December 2006: For many years, legislation had prevented BT, the UK's pre-eminent telephony and datacoms supplier, from offering TV services - the notion being that if BT was allowed to marry content to infrastructure, monopoly abuses might result. But following liberalisation (Sky and Virgin now deemed to be sufficiently well-established), the company is allowed to launch BT Vision. The initial focus is on getting existing BT internet customers to trade up.
February 2008: It soon widens its horizons. Customers are offered a box, through which they can get free-to-air cable and satellite channels and can subscribe to others. By February 2008, 150,000 households have signed up, well shy of BT's medium-term target of two million.
November 2010: There's a steady stream of technical innovations and new content offerings - on-demand access to the archives of ITV and Channel 5, for instance, and a wider range of films - and, in July 2010, it is also able to offer Sky Sports channels. It begins marketing this aggressively - but, in November, BT Vision admits that 2010 hasn't delivered the hoped-for breakthrough. Subscriptions have risen from 467,000 to only 520,000.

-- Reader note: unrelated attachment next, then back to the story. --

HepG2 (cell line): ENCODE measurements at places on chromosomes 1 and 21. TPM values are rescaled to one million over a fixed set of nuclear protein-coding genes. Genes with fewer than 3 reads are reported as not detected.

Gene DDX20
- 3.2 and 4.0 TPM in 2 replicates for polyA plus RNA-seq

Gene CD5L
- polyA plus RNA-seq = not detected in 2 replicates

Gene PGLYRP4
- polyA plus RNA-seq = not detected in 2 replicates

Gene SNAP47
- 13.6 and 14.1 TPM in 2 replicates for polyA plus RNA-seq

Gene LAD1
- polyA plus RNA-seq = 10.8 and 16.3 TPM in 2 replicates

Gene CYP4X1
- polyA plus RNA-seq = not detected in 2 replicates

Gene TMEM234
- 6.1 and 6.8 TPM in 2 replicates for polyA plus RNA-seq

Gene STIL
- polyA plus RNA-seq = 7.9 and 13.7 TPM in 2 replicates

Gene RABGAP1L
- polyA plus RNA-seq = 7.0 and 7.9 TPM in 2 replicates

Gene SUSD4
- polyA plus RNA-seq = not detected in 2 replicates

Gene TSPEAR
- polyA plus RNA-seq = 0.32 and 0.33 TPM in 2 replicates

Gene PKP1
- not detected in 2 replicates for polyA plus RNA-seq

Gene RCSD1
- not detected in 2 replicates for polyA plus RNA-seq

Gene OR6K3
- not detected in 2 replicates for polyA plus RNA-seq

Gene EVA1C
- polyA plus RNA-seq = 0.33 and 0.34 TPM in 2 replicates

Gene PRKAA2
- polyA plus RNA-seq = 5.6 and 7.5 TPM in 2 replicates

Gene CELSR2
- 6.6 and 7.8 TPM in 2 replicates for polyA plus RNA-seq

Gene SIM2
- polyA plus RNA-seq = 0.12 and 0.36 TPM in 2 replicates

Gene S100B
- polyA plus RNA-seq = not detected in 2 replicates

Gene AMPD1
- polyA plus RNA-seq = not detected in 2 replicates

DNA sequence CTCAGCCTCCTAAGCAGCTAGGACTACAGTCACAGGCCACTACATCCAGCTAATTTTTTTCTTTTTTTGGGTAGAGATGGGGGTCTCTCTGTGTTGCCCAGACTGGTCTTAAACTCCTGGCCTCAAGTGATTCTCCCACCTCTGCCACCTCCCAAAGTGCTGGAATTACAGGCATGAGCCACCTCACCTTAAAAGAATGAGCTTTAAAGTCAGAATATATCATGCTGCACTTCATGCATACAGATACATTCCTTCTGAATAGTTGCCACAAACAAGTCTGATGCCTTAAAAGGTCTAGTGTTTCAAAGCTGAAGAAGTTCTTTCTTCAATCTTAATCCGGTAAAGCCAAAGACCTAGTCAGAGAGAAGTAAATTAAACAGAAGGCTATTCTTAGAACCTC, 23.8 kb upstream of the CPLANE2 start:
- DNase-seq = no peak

February 2011: However, the new year brings renewed optimism. At an interim results presentation, BT Vision reveals that it has added 40,000 subscribers in the third quarter alone: and it now believes that internet protocol TV is where the pay-TV market's real growth potential is. And as BT has a dominant share (now 53 per cent) of the broadband internet market and is a lead player, alongside the BBC, in Project Canvas, it reckons it is well-placed.
November 2011: Some good news and some bad news. BT Vision serves notice of its continuing ambition by hiring Alex Green, the former executive director of Virgin Media. However, the public face of the brand, Kris Marshall, lands a six-month driving ban.
FAST FORWARD ...
December 2012: Subscriber growth had again been sluggish across the first half of the year, prompting BT to go on the marketing offensive once more, with aggressive campaigns targeting Sky. However, following a complaint by its rival, the Office of Fair Trading begins investigating whether BT is allowing Sky fair access to broadband infrastructure.